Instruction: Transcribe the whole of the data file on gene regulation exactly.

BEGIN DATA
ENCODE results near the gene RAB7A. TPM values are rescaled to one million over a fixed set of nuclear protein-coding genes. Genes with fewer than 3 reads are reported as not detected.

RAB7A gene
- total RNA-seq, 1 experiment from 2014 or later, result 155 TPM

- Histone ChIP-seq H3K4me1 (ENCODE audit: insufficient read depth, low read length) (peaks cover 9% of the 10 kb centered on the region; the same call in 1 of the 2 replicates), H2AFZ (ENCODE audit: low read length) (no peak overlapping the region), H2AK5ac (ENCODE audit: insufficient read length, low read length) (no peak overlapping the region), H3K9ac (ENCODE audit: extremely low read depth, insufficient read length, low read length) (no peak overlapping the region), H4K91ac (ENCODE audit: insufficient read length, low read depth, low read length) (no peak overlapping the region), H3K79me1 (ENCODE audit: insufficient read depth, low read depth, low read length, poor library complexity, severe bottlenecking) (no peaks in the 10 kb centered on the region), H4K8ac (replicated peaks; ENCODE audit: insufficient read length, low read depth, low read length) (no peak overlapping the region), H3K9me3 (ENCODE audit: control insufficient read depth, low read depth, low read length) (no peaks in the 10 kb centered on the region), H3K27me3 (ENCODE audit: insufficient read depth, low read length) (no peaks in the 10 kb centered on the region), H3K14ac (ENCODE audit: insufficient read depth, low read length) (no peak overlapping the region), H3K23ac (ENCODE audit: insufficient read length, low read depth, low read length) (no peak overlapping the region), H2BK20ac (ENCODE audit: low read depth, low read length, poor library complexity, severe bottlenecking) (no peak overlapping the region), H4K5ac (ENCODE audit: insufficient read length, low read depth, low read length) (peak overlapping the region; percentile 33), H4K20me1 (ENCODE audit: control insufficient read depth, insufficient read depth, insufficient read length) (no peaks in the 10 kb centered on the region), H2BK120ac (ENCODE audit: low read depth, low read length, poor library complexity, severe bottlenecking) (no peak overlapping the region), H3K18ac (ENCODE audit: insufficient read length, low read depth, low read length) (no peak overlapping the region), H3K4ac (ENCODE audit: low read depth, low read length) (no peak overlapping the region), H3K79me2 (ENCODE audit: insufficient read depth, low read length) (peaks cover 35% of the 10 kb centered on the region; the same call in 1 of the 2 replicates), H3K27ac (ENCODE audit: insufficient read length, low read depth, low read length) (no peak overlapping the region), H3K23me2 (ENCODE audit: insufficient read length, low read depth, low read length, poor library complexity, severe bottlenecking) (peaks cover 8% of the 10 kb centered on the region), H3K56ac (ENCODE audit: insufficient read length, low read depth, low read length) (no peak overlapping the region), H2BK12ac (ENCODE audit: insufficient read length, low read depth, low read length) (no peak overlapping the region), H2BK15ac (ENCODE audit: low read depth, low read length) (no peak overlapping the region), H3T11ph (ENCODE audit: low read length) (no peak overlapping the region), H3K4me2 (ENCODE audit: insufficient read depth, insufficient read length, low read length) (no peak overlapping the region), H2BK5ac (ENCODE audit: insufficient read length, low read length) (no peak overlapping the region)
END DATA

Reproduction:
ENCODE results near the gene RAB7A. TPM values are rescaled to one million over a fixed set of nuclear protein-coding genes. Genes with fewer than 3 reads are reported as not detected.

RAB7A gene
- total RNA-seq, 1 experiment from 2014 or later, result 155 TPM

- Histone ChIP-seq H3K4me1 (ENCODE audit: insufficient read depth, low read length) (peaks cover 9% of the 10 kb centered on the region; the same call in 1 of the 2 replicates), H2AFZ (ENCODE audit: low read length) (no peak overlapping the region), H2AK5ac (ENCODE audit: insufficient read length, low read length) (no peak overlapping the region), H3K9ac (ENCODE audit: extremely low read depth, insufficient read length, low read length) (no peak overlapping the region), H4K91ac (ENCODE audit: insufficient read length, low read depth, low read length) (no peak overlapping the region), H3K79me1 (ENCODE audit: insufficient read depth, low read depth, low read length, poor library complexity, severe bottlenecking) (no peaks in the 10 kb centered on the region), H4K8ac (replicated peaks; ENCODE audit: insufficient read length, low read depth, low read length) (no peak overlapping the region), H3K9me3 (ENCODE audit: control insufficient read depth, low read depth, low read length) (no peaks in the 10 kb centered on the region), H3K27me3 (ENCODE audit: insufficient read depth, low read length) (no peaks in the 10 kb centered on the region), H3K14ac (ENCODE audit: insufficient read depth, low read length) (no peak overlapping the region), H3K23ac (ENCODE audit: insufficient read length, low read depth, low read length) (no peak overlapping the region), H2BK20ac (ENCODE audit: low read depth, low read length, poor library complexity, severe bottlenecking) (no peak overlapping the region), H4K5ac (ENCODE audit: insufficient read length, low read depth, low read length) (peak overlapping the region; percentile 33), H4K20me1 (ENCODE audit: control insufficient read depth, insufficient read depth, insufficient read length) (no peaks in the 10 kb centered on the region), H2BK120ac (ENCODE audit: low read depth, low read length, poor library complexity, severe bottlenecking) (no peak overlapping the region), H3K18ac (ENCODE audit: insufficient read length, low read depth, low read length) (no peak overlapping the region), H3K4ac (ENCODE audit: low read depth, low read length) (no peak overlapping the region), H3K79me2 (ENCODE audit: insufficient read depth, low read length) (peaks cover 35% of the 10 kb centered on the region; the same call in 1 of the 2 replicates), H3K27ac (ENCODE audit: insufficient read length, low read depth, low read length) (no peak overlapping the region), H3K23me2 (ENCODE audit: insufficient read length, low read depth, low read length, poor library complexity, severe bottlenecking) (peaks cover 8% of the 10 kb centered on the region), H3K56ac (ENCODE audit: insufficient read length, low read depth, low read length) (no peak overlapping the region), H2BK12ac (ENCODE audit: insufficient read length, low read depth, low read length) (no peak overlapping the region), H2BK15ac (ENCODE audit: low read depth, low read length) (no peak overlapping the region), H3T11ph (ENCODE audit: low read length) (no peak overlapping the region), H3K4me2 (ENCODE audit: insufficient read depth, insufficient read length, low read length) (no peak overlapping the region), H2BK5ac (ENCODE audit: insufficient read length, low read length) (no peak overlapping the region)